The panda is a symbol of peacefulness and friendliness.
This explains why the discovery of over 40 wild pandas in Japan has left the country buzzing with excitement.
With China not allowing the bears to be brought in for breeding, Japan has taken it upon itself to ensure that these adorable creatures do not become extinct.
Here’s everything you need to know about their presence in Japan.
Table of Contents
Population and Distribution
Pandas are native to China and Nepal.
They were introduced to Japan during the Edo period (1603-1867).
The current population of the pandas is estimated to be 1,827 individuals across:
- Guizhou Provinces
Some of the pandas, like the ones that were found in the mountains of Nagano, are found to be living in inaccessible areas and in patches of forest that aren’t connected to other panda populations.
The panda population is in decline due to the fact that it is an endangered species.
Habitat loss and a lack of food are the major threats to the continued existence of the panda in the wild.
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Have pandas ever been native to japan?
Japan has a long and fascinating history with the pandas; it all started over 2000 years ago.
Back then, an emissary sent by Emperor Cheng of the Han Dynasty (206 BC – AD 220) was sent to Japan.
He brought back with him the first domesticated panda bear.
In the following centuries, many Chinese emperors maintained a panda bear as a companion.
However, the bears grew too large to be kept as companions and were often sent to Japan as gifts.
Though the panda-bear has been around in Japan for centuries, it was only in 1988 that the first wild pandas were spotted in the country.
The current situation, where over 40 wild pandas have been found in the mountains of Nagano, proves that panda bears were probably living there in the past but were not native to Japan.
Why Are There Pandas in Japan now?
Pandas are threatened animals mostly by mankind. But thankfully the population of wild pandas is now growing in numbers.
In the past 10 years, the population of pandas has grown by a whopping 41 percent. The reason for this is that China has imposed a ban on the import of panda bears.
Japan has stepped in to ensure that the panda bears don’t go extinct.
One of the reasons why there are pandas in Japan now is that the country has taken up the responsibility of ensuring that the panda bears are not just bred but also allowed to live freely.
Can Pandas Live Freely in Japan?
All of the efforts that have gone into conserving the species have now come to fruition.
The 40 pandas that were found in the mountains of Nagano are now living freely in the forests of the country.
These panda bears are protected by the Japanese government and are fed by the local forest rangers.
So, maybe they are not 100% wild and free. But it’s a far cry from zoo captivity so that’s a good thing.
The rangers make sure that the pandas are not disturbed and are fed a balanced diet that includes bamboo.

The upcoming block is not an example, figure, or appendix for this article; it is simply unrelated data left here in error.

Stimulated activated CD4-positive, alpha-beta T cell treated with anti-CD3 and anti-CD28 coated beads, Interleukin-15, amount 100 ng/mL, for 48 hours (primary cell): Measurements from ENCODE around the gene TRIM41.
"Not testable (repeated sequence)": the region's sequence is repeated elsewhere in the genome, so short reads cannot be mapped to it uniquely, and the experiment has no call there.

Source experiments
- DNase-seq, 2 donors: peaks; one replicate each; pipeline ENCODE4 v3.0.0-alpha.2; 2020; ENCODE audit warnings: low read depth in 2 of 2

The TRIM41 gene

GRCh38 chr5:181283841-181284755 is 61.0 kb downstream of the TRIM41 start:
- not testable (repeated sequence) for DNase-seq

The government has made efforts to ensure that these bears are not disturbed in any manner. They have also made sure that there are no plans to develop the forests where the pandas live.
Panda Breeding Programme and Future Prospects
The panda breeding programme that is being undertaken in China and which has been for many years is also being replicated now in Japan.
In Fact – The first panda that was brought to the country from China was sent to the National Zoo in Ueno.
The breeding program will now be taken up at the Japanese breeding centre in Saitama Prefecture.
While the details of the program are yet to be made public, it is expected that the program will be similar to the one that is currently being run in China.
The panda breeding program is expected to help the panda population in the mainland to grow. However, it will do more than this.
With the pandas living freely in the forests, it will also help in the conservation of the endangered species.
It will also help in the training of the people who work in the field of conservation.
Oldest Panda bears in Japan
While the pandas are now found in the forests of Japan, some of the oldest panda bears are from China.
One of the oldest pandas is nearly 30 years old. This panda bear was captured in the Wolong Nature Reserve in China. It was found to be 27 years old.
The panda bear has been living in the reserve since it was captured from the wild. It is now kept as a pet in the Wolong Reserve.
Another panda bear that is nearly 30 years old has been living in the Sichuan Giant Panda Protection and Research Base since September 2000.
This panda bear was born in captivity and has been living in the base since it was captured from the wild.
In the future, we hope that more and more captive-bred Pandas will be released into the wild and the natural cycle of breeding will take over.
If we all play our part in ensuring these amazing creatures can live as freely as possible in Japan.
I hope someday that my children will be able to see the number of wild, free-roaming pandas increase significantly.
Japan seems to have embraced the idea of wild Pandas in their country and I for one will support the cause.
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